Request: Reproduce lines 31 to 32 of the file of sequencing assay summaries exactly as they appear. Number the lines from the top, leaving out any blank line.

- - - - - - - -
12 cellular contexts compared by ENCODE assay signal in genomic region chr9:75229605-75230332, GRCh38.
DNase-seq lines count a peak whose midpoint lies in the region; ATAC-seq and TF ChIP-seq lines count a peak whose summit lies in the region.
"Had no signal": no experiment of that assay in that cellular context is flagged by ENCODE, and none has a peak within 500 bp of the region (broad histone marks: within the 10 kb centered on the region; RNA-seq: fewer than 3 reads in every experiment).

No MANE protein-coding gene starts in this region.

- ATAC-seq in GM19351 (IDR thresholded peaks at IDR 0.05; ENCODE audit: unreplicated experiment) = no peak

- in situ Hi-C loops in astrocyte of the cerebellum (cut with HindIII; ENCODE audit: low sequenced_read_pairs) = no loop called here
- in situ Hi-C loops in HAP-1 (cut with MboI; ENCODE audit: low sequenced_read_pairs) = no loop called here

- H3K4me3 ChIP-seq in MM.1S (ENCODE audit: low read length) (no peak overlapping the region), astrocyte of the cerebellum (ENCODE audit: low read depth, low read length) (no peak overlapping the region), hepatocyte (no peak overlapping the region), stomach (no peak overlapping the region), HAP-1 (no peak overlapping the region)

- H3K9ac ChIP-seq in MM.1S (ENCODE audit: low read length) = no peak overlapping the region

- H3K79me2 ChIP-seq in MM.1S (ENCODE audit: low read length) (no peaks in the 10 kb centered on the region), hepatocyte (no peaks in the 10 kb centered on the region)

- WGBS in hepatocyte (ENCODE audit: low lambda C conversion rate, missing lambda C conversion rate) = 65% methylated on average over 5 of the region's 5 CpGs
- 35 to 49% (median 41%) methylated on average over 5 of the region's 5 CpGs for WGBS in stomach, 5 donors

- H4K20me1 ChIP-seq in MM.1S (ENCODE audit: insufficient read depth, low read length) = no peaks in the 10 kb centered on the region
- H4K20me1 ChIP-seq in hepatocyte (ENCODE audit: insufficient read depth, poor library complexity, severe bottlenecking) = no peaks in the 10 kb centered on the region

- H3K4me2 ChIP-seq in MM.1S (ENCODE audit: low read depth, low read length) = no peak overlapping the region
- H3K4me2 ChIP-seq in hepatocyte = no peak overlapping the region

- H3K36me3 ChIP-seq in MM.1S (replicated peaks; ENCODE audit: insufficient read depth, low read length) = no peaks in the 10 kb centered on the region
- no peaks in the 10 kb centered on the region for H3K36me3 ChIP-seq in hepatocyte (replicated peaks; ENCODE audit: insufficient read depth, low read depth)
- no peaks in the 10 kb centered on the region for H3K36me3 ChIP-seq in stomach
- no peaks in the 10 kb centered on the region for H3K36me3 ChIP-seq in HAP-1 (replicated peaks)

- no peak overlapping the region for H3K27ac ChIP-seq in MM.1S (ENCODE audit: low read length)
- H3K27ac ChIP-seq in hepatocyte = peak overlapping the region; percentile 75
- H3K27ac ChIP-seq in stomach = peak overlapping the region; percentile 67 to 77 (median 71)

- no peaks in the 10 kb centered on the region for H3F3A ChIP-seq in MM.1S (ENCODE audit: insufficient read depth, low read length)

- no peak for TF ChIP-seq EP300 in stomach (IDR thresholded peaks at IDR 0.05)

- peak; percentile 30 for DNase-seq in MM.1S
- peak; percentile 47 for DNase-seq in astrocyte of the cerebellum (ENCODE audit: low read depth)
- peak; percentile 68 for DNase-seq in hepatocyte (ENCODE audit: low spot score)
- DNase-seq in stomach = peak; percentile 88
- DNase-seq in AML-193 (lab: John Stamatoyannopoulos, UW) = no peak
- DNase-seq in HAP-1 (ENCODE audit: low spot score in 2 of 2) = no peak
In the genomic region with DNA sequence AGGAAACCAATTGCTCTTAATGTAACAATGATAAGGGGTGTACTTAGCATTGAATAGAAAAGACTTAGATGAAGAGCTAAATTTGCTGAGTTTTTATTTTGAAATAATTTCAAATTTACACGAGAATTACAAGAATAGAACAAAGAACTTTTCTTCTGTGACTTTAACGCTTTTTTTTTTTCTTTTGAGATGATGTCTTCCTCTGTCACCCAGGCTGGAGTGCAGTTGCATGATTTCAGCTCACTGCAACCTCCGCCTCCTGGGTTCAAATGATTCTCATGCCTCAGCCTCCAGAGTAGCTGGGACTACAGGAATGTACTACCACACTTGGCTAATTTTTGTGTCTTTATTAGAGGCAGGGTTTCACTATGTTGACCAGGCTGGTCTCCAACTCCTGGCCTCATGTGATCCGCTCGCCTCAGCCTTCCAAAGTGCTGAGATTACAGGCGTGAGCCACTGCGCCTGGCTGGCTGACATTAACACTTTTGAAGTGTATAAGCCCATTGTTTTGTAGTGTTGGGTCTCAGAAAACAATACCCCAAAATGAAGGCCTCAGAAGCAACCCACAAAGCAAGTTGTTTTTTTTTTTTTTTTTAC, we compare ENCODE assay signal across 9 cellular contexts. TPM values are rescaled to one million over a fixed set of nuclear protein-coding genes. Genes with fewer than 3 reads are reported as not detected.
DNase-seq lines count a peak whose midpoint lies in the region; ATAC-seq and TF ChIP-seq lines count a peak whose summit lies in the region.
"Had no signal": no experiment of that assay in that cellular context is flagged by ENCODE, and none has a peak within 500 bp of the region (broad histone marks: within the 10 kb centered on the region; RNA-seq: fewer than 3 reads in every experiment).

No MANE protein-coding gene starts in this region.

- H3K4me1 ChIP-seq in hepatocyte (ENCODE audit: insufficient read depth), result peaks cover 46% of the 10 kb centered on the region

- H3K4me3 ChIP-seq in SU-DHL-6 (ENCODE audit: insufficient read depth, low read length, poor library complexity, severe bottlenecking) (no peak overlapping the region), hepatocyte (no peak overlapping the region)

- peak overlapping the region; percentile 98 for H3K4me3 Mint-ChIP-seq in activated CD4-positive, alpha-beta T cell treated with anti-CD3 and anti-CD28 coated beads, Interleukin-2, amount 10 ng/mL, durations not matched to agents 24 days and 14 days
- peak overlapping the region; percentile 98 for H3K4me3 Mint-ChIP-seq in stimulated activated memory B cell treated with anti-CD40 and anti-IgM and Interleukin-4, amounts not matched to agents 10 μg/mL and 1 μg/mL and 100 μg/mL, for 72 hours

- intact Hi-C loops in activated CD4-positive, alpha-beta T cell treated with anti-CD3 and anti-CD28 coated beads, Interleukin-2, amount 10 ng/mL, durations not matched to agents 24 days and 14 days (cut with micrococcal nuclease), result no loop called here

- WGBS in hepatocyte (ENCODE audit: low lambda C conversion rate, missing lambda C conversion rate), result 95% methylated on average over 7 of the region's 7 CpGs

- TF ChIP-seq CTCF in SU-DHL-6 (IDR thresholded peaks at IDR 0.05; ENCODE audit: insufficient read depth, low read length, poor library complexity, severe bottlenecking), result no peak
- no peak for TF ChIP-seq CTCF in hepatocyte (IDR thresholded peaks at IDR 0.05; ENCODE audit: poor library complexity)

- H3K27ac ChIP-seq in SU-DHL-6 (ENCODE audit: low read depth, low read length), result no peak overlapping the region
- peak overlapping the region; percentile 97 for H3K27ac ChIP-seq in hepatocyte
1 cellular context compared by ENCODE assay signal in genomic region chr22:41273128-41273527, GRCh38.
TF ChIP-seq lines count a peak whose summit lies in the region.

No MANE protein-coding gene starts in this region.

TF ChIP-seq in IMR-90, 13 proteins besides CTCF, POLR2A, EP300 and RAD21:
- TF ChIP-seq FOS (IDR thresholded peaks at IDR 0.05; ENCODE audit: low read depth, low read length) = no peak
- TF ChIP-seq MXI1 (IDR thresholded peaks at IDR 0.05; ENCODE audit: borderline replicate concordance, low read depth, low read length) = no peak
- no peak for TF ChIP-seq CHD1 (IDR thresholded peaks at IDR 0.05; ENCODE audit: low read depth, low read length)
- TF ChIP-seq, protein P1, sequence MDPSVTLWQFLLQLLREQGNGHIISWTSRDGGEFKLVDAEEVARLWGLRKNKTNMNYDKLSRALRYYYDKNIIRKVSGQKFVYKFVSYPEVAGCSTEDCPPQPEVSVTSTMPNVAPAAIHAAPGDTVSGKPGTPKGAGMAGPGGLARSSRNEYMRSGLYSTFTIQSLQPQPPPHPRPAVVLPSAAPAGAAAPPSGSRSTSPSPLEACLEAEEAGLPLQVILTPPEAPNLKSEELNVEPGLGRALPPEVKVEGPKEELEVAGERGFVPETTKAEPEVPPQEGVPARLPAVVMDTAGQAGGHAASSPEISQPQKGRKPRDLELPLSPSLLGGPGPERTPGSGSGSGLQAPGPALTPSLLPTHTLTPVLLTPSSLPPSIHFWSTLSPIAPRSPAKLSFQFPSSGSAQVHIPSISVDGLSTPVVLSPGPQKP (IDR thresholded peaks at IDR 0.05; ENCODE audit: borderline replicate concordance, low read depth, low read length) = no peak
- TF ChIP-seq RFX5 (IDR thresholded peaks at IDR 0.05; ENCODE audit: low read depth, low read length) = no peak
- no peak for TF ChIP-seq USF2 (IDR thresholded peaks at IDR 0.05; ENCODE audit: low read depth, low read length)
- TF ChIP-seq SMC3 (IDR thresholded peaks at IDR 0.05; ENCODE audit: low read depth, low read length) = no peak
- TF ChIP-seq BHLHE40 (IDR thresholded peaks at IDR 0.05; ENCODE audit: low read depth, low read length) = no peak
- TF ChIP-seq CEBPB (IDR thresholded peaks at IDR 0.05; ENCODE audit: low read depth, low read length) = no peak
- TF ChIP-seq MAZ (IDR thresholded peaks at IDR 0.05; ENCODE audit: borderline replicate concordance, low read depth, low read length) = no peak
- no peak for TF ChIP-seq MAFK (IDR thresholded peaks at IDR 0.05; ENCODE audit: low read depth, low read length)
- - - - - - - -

- DNase-seq in HAP-1 (ENCODE audit: low spot score in 2 of 2) = no peak
In the genomic region with DNA sequence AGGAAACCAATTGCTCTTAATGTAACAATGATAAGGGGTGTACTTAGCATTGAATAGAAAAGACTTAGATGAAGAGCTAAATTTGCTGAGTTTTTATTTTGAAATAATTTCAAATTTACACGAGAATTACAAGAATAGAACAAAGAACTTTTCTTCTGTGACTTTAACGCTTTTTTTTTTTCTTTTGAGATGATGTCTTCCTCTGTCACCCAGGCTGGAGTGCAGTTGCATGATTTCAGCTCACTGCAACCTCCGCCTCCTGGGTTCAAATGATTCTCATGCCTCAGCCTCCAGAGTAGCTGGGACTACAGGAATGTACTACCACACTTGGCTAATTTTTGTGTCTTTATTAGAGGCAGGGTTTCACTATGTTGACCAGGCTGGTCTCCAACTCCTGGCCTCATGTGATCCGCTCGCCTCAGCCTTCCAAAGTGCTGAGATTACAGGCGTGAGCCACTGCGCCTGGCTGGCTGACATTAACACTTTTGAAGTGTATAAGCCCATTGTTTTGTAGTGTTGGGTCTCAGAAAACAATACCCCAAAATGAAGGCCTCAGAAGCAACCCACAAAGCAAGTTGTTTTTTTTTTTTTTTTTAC, we compare ENCODE assay signal across 9 cellular contexts. TPM values are rescaled to one million over a fixed set of nuclear protein-coding genes. Genes with fewer than 3 reads are reported as not detected.